The magnetic North Pole has been the supporting pillar for navigation techniques employed by sailors across the world. The magnetic compass points to the magnetic North regardless of your position and orientation on the globe. This simple fact has been utilized by navigators to discover and travel the whole world until the invention of GPS. The magnetic poles are also helpful in other aspects of life on Earth. The poles help to catch the harmful ionized particles that the sun emits and brings them to the poles to put up the wonderful show of light known as the aurora.
The importance of the North pole cannot be understated. Now European scientists think that the North pole is shifting from its original position, and they can describe what is driving this drift. The drift of the North pole has been observed and catalogued for some time now, and it has prompted frequent updates to navigation systems, including those that are responsible for the maps in our day to day lives, such as the ones on our smartphones. The magnetic North, which was originally located near Canada, has been drifting away from the North American continent towards Siberia, Russia.
The reason behind this shift, as the scientists state, is a result of the competition of two magnetic ‘blobs’ on the edge of the planet’s outer core. The flow of molten material inside the planet is complex. It is a constant process that is responsible for producing the magnetic field around Earth. Even a small change in this flow can change the magnetic field in a big way.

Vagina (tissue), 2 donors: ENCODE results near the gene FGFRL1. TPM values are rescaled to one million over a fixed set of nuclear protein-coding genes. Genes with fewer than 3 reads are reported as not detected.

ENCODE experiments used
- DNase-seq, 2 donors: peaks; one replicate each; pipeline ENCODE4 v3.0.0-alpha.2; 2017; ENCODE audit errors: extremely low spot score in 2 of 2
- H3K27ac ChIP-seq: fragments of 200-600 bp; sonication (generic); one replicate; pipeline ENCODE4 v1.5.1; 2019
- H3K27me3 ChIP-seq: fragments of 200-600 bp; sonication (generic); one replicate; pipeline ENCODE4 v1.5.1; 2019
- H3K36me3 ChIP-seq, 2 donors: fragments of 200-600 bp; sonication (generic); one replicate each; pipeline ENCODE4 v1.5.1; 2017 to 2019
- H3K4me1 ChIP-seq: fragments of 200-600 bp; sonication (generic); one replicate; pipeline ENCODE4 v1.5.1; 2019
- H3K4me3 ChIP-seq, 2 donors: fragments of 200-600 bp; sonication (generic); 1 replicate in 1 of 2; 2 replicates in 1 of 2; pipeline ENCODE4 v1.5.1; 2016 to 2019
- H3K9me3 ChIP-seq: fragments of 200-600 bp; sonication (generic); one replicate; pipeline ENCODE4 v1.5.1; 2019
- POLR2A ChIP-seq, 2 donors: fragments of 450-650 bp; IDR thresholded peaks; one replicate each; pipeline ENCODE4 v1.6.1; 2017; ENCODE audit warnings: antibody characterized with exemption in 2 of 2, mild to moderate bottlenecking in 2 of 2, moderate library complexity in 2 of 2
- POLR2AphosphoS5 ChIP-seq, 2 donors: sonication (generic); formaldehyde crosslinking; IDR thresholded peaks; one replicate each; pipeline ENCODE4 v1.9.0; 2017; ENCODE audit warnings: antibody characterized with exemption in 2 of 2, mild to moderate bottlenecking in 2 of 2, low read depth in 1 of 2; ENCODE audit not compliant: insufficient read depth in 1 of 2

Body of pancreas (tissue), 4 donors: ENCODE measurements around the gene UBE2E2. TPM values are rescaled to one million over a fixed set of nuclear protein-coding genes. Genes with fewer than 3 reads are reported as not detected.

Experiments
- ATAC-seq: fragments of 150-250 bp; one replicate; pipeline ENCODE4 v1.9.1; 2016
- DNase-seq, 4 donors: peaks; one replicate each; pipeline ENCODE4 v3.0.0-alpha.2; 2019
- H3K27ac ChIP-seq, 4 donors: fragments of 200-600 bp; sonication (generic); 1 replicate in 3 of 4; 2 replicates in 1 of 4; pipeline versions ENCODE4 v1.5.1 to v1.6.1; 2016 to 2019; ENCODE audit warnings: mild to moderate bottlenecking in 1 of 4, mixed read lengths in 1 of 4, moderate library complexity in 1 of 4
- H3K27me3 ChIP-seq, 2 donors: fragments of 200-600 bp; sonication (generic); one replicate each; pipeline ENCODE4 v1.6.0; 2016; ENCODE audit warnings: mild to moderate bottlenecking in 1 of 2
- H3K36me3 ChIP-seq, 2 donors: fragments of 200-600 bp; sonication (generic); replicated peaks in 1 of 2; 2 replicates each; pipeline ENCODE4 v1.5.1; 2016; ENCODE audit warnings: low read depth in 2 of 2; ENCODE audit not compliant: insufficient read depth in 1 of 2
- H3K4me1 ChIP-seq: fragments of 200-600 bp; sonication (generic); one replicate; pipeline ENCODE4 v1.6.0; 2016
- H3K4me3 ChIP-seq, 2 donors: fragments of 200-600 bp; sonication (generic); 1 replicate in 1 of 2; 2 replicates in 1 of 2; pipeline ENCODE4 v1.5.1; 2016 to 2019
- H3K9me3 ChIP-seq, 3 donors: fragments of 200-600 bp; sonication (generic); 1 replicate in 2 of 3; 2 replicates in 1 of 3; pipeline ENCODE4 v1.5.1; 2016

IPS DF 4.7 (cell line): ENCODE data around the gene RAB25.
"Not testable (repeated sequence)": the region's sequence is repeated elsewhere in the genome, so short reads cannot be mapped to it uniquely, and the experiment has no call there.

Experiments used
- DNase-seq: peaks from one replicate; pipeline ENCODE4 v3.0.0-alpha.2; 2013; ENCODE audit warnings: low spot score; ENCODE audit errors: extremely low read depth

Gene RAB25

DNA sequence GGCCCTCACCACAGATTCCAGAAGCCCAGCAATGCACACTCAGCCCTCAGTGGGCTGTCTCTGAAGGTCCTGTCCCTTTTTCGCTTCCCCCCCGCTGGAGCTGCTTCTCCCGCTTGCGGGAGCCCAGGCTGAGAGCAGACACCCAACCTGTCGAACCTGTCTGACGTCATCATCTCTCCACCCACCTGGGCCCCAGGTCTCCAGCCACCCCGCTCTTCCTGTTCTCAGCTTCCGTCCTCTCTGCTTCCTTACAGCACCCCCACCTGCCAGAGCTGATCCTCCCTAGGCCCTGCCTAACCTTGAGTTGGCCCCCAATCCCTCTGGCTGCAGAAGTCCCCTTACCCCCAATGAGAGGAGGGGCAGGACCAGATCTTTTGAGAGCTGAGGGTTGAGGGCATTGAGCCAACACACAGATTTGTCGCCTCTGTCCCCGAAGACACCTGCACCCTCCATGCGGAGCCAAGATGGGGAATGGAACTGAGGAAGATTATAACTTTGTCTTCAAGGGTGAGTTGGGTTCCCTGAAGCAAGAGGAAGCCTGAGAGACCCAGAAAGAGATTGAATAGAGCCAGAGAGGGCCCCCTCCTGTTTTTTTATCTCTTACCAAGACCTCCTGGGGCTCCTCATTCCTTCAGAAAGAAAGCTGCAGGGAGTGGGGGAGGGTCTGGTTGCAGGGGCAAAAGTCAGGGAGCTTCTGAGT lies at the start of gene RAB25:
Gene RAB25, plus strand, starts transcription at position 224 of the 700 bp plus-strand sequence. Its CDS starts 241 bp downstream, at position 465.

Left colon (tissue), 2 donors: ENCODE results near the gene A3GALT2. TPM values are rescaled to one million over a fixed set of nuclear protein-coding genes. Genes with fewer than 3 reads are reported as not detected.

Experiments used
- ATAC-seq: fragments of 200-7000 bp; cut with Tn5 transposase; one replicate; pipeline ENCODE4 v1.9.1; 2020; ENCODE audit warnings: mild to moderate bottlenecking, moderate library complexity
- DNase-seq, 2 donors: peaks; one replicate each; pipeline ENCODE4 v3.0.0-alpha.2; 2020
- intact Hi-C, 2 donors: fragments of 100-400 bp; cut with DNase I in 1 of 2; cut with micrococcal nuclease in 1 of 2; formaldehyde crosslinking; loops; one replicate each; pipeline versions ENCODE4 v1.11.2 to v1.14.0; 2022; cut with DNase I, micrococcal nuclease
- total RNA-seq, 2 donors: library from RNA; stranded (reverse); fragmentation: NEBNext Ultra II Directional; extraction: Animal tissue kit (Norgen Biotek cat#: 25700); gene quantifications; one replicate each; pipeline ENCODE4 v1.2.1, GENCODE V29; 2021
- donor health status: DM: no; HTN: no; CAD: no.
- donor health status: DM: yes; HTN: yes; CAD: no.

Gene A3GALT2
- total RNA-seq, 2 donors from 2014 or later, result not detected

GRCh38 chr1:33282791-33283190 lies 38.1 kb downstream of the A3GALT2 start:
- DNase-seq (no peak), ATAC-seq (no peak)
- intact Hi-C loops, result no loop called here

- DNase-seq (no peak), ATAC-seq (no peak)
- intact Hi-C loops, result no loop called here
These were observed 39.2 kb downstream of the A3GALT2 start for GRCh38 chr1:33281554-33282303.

This change in the flow is the reason behind the change in the strength of the above regions of negative magnetic flux. This means that the magnetic patch beneath Canada has decreased in strength, whereas the magnetic patch beneath Russia has increased in strength. This is the reason why the Magnetic North Pole has crossed the international dateline, leaving behind its historic seat to settle in Siberia.
This change in the location of the magnetic north pole was first observed in the 1990s. Until then, from the time of its discovery in the 1830s, it had been comfortably seated in the Nunavut region of Canada. After centuries of calm, the North pole shot off and reached within a hundred kilometres of the geographic pole. Researchers around the world are studying the matter, and satellite data from the past 20 years is being used to model the exact path of the North Pole and to predict what might happen next.
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